“Conspiracy Theories” by Cass R. Sunstein and Adrian Vermeule is making the blog controversy rounds.
Background – Cass R. Sunstein is Administrator of the White House Office of Information and Regulatory Affairs in the Obama administration. The paper was written two years ago, before Sunstein became the Information and Regulatory Affairs Administrator. It’s unknown if Sunstein still holds the views in this paper, but it’s fair to ask if Sunstein still holds these views.
The two lines in the paper that have set people off: (1) Government might ban conspiracy theorizing. (2) Government might impose some kind of tax, financial or otherwise, on those who disseminate such theories. The paper discusses these options, but does not conclude to follow either of these options.
The paper does, however, conclude the way to combat groups formed from conspiracy theories is by the government infiltrating the groups to break them up–In other words, a government conspiracy to fight conspiracy theories.
Half the paper dives into the psychology behind conspiracy theories, or as Ric Romero would say “people hold beliefs that are not based in fact.”
The other half of the paper weighs how governments should deal with conspiracy theories, and some of those suggestions are just like pouring gasoline on conspiracy theory fires.
Excerpts from the paper –
Our ultimate goal is to explore how public officials might undermine such theories, and as a general rule, true accounts should not be undermined.
When civil rights and civil liberties are absent, people lack multiple information sources, and they are more likely to accept conspiracy theories.
Our principal claim here involves the potential value of cognitive infiltration of extremist groups, designed to introduce informational diversity into such groups and to expose indefensible conspiracy theories as such.
What can government do about conspiracy theories? Among the things it can do, what should it do? We can readily imagine a series of possible responses.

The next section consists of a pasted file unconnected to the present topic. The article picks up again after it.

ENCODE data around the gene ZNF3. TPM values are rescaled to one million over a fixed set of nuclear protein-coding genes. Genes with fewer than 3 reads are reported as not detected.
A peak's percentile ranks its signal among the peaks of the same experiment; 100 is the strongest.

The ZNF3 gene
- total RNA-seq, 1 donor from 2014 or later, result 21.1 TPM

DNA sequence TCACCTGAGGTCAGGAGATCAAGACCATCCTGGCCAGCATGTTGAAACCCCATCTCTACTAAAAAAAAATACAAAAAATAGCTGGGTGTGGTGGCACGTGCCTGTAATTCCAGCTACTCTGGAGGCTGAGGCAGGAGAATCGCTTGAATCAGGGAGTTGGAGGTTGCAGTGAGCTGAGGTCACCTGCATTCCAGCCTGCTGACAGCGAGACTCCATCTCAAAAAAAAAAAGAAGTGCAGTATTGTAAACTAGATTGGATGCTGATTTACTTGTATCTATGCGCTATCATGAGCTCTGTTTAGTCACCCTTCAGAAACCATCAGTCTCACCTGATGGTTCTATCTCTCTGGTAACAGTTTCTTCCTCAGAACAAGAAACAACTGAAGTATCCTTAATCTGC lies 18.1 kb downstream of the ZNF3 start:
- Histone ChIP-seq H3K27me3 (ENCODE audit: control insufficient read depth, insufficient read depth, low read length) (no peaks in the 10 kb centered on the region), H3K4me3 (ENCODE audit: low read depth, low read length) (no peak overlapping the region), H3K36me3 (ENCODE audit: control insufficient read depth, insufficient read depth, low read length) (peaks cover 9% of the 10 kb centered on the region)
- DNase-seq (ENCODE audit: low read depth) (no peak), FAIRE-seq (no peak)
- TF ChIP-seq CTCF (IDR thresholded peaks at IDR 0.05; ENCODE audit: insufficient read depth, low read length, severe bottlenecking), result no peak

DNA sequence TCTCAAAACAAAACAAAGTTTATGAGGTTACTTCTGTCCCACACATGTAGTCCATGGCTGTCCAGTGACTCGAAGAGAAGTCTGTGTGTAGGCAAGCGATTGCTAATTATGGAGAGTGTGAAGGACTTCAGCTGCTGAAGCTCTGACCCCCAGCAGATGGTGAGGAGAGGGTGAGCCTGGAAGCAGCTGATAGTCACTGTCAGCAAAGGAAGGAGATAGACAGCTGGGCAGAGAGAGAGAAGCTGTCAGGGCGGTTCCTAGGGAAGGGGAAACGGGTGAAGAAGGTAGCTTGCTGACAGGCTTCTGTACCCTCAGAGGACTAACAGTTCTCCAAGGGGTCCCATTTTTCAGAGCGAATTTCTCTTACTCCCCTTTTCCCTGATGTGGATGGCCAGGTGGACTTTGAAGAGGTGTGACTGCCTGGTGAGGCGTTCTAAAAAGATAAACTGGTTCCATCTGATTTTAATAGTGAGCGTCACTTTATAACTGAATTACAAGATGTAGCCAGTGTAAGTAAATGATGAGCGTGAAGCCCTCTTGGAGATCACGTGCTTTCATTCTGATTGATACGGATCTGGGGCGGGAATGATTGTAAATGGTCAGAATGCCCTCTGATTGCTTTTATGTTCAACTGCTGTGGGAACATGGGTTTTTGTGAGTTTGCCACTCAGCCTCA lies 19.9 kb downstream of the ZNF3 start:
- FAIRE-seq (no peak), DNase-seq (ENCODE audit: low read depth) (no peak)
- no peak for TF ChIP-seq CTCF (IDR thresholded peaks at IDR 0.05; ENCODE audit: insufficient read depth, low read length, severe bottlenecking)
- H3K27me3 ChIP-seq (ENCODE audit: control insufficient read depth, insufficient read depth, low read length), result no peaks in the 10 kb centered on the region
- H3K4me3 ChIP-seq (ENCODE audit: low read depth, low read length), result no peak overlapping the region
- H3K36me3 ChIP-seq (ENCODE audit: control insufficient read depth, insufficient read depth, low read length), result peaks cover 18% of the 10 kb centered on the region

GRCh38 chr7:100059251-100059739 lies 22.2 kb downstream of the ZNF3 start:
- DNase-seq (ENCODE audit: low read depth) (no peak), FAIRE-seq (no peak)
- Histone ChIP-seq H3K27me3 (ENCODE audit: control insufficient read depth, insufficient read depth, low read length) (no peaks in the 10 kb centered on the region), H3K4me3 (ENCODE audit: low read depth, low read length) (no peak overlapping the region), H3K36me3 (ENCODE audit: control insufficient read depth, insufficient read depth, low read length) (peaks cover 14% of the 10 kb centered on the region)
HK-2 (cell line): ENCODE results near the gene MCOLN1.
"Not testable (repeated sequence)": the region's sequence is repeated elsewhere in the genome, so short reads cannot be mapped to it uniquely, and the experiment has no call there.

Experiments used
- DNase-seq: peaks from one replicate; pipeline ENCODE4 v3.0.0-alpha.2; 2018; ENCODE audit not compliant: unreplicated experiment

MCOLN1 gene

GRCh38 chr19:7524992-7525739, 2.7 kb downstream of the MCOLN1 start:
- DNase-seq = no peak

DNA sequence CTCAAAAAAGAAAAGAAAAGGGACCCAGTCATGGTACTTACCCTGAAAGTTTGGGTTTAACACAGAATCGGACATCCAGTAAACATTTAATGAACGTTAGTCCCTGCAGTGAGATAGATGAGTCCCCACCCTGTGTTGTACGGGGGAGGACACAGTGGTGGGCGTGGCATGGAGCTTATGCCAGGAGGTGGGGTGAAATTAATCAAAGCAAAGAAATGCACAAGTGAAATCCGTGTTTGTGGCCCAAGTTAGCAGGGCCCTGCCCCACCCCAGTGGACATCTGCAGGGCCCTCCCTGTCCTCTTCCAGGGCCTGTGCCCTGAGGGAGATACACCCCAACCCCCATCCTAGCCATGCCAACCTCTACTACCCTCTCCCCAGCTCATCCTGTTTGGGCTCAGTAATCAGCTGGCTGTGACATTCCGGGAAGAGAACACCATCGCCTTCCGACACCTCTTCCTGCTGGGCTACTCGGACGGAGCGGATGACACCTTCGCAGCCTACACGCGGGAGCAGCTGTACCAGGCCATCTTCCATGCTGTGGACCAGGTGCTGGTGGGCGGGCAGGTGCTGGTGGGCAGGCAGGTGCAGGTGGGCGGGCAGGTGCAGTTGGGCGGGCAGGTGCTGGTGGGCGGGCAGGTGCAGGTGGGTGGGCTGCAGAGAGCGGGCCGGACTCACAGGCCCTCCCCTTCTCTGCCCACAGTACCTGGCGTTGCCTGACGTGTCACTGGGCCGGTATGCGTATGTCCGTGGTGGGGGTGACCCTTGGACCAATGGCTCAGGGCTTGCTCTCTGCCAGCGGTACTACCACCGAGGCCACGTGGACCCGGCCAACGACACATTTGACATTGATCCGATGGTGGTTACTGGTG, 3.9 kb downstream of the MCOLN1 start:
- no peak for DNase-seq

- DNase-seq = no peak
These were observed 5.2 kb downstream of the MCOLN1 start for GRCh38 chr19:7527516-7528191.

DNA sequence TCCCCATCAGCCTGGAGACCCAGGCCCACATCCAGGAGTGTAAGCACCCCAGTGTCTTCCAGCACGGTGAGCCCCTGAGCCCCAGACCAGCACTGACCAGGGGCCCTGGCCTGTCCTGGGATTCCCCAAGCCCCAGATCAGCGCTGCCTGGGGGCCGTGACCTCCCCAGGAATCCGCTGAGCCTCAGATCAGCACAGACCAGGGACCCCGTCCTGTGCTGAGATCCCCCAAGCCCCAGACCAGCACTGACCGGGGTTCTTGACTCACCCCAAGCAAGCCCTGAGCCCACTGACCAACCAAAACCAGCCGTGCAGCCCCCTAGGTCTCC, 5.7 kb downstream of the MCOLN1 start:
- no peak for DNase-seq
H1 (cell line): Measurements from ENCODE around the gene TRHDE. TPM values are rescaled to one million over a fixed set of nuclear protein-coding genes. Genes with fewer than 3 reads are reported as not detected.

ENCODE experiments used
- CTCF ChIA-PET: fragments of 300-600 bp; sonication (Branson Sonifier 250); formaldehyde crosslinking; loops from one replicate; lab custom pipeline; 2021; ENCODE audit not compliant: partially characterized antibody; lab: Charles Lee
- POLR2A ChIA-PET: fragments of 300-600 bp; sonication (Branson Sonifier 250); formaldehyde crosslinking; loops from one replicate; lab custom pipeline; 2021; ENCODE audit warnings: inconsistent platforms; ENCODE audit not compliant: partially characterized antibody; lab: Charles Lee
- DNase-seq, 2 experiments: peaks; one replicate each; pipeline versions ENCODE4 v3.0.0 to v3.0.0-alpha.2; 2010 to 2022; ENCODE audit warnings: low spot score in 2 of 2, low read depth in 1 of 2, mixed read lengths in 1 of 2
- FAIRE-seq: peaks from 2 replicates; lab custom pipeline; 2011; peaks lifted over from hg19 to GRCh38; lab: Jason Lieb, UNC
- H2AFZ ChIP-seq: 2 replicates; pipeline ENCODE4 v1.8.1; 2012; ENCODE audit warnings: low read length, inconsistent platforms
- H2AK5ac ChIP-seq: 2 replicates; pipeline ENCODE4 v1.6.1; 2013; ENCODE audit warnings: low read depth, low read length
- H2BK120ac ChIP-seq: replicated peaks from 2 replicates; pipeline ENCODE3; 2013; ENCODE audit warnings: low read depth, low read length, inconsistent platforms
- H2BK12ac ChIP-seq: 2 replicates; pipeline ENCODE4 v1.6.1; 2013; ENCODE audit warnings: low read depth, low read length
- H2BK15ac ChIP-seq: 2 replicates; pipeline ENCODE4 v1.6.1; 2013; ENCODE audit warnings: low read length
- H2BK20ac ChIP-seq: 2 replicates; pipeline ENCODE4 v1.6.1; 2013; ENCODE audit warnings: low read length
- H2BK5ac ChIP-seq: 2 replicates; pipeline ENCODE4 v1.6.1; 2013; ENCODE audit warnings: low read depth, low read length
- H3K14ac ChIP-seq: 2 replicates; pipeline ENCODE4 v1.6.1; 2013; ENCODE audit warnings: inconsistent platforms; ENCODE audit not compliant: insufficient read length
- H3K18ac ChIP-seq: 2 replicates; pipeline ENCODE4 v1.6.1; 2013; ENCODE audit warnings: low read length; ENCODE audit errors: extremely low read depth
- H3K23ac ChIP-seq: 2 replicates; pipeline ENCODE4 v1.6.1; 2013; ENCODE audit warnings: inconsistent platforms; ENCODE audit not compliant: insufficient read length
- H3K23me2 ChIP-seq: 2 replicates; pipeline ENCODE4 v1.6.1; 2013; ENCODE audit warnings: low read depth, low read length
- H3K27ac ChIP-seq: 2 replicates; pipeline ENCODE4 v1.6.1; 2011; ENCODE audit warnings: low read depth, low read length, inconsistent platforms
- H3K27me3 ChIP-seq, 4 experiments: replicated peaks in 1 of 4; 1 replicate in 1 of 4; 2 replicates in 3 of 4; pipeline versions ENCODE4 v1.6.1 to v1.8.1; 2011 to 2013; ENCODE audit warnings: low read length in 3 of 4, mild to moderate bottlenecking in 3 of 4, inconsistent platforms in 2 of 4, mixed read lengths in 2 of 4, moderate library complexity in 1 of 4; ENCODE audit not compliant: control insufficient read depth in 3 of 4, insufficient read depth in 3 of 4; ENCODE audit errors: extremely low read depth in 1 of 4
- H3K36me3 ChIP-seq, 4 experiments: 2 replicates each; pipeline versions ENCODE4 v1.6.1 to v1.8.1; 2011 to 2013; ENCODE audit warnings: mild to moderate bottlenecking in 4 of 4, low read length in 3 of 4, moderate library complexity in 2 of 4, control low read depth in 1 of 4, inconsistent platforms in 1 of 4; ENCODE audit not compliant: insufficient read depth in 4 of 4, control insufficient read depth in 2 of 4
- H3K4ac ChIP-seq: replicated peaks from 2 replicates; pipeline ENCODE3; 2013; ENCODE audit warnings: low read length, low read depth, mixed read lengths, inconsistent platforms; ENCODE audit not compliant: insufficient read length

(1) Government might ban conspiracy theorizing.
(2) Government might impose some kind of tax, financial or otherwise, on those who disseminate such theories.
(3) Government might itself engage in counterspeech, marshaling arguments to discredit conspiracy theories.
(4) Government might formally hire credible private parties to engage in counterspeech.
(5) Government might engage in informal communication with such parties, encouraging them to help.
Conclusion – Our goal here has been to understand the sources of conspiracy theories and to examine potential government responses.
Some conspiracy theories create serious risks. They do not merely undermine democratic debate; in extreme cases, they create or fuel violence. If government can dispel such theories, it should do so. One problem is that its efforts might be counterproductive, because efforts to rebut conspiracy theories also legitimate them.
We have suggested, however, that government can minimize this effect by rebutting more rather than fewer theories, by enlisting independent groups to supply rebuttals, and by cognitive infiltration designed to break up the crippled epistemology of conspiracy-minded groups and informationally isolated social networks.
The underlying argument in the conclusion is akin to declaring war on war, but not calling it a war. To support fighting the cognitive dissonance of conspiracy theories with cognitive infiltration requires a great deal of cognitive dissonance.
My favorite part of the paper – What causes such theories to arise and spread?